As far as young people go, warm is the new cool. Warmth is the lifeblood coursing through the veins of your church body, and it goes much deeper than just programs and structures. The majority of programs either never gain momentum, or they start with a bang and end with a fizzle. Structures are important, but they simply aren’t enough. Church leaders must stop assuming that programs alone will foster close relationships in their church. No doubt, they are important, but churches must be mindful not to depend on them solely to eradicate the isolation often felt by young people.
Warmth must be in the DNA of the church family. It helps young people find and stick with a church. Young people seek a messy warmth, rather than neat and tidy, and they desire to share their messiness and walk alongside the real, authentic messiness of others. As young people develop, personal relationships are key, and they desire an honest experience that feels like family.
COMMITMENT 5: Prioritize young people (and families) everywhere
In the faith development of young people, parental influence matter most, and parents must be intentional about faith-building, both in and out of church; however, parents need support within the church. Churches must partner with parents, because prioritizing young people means the parents must be prioritized as well. Young people must also be allowed to play a load-bearing role in the community, which will allow them to use their gifts to serve the community. Basically, Churches should look to build a big family of faith.
In strategizing this plan for your church, good intentions are not enough. Who you say you are is far less important to young people than who you really are, which will often require a culture shift within your congregation. You cannot fool young people into believing you have made them a priority. For the young people in your congregation, actions speak far louder than words. Churches must be intentional in its actions when including young people, and they must be prioritized everywhere in the congregation. Churches follow Jesus’ lead when they prioritize the young, and reorient their church community around them.
COMMITMENT 6: Be the best neighbors
The Best Neighbors ask, “Who is my neighbor?” Love of God and love of neighbor are inseparable. Churches striving to be the Best Neighbor reflect selfless mercy to those outside of their congregations, both locally and globally. However, Best Neighbors must avoid the following four common pitfalls:
- 1. Aiming for perfection – young people appreciate their church’s good intentions, even when not done perfectly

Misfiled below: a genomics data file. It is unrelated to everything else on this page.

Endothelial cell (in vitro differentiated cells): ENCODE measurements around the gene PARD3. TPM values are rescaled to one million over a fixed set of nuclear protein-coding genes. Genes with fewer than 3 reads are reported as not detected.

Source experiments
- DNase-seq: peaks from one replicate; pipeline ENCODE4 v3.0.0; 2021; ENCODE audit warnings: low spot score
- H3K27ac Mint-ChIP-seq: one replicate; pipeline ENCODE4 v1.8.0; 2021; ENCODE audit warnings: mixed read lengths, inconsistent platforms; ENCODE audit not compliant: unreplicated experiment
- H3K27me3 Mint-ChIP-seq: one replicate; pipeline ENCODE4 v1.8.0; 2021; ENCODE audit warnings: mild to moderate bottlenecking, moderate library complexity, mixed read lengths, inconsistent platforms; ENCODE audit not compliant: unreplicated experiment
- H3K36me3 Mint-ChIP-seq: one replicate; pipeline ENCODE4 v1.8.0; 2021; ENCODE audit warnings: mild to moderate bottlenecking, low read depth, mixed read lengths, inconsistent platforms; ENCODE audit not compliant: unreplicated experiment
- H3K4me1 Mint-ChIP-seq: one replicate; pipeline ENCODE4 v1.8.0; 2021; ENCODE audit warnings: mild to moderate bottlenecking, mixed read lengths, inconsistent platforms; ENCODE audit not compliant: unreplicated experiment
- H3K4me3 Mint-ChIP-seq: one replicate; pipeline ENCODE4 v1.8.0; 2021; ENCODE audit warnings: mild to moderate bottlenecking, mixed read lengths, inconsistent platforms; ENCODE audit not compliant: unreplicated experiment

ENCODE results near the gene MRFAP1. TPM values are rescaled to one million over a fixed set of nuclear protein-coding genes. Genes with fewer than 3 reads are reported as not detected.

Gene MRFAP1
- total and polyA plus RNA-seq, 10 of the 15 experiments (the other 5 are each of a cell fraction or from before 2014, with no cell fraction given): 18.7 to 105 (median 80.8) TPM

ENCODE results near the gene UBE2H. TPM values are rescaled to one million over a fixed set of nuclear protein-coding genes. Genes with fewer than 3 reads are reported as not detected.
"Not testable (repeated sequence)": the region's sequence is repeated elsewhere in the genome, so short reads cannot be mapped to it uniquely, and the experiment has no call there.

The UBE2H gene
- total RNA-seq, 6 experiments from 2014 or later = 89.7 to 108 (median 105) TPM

- 2. Copying and Competing – do not attempt to copy the culture around them or compete with the entertainment industry
- 3. Condemning and Critiquing – must use this posture sparingly
- 4. Finding the one “right” program, cause, or social justice issue
Churches that grow young by being the Best Neighbors will honor what is good, make the world better, embrace ethnic diversity, and assist young people in discovering their calling in life.
GROWING YOUNG IN YOUR CONTEXT
Every church needs to know how to embody the Six Core Commitments in their own particular setting, because what works for one church may not work for the next. Context truly is everything, and it must be applied strategically. In planning your church’s strategy, you must keep the following three myths regarding growing young in mind:
- 1. There is a single silver bullet – there’s no one easy step to take or one common problem to fix.
- 2. Bigger or well-resourced churches can change faster and easier – some of the most innovative churches are quite the opposite
- 3. Hiring _____ will solve the problem – changes must be owned and implemented by the entire church.
For many churches, the main barrier to initiating change and growing young is not lack or desire, but rather it’s a lack of long-term dedication and discipline to make transition a reality. Church leaders must keep in mind that the process is not based on statistics or strategies, rather on seeking God’s call for your congregation. If you are a church leader ready to attract the young people of today, Growing Young is a must-have for your bookshelf. Nobody said it would be easy, and nobody said it would happen quickly, but it can happen. CHANGE IS POSSIBLE. Why not start growing young today?
You can learn more about Growing Young here: https://churchesgrowingyoung.com/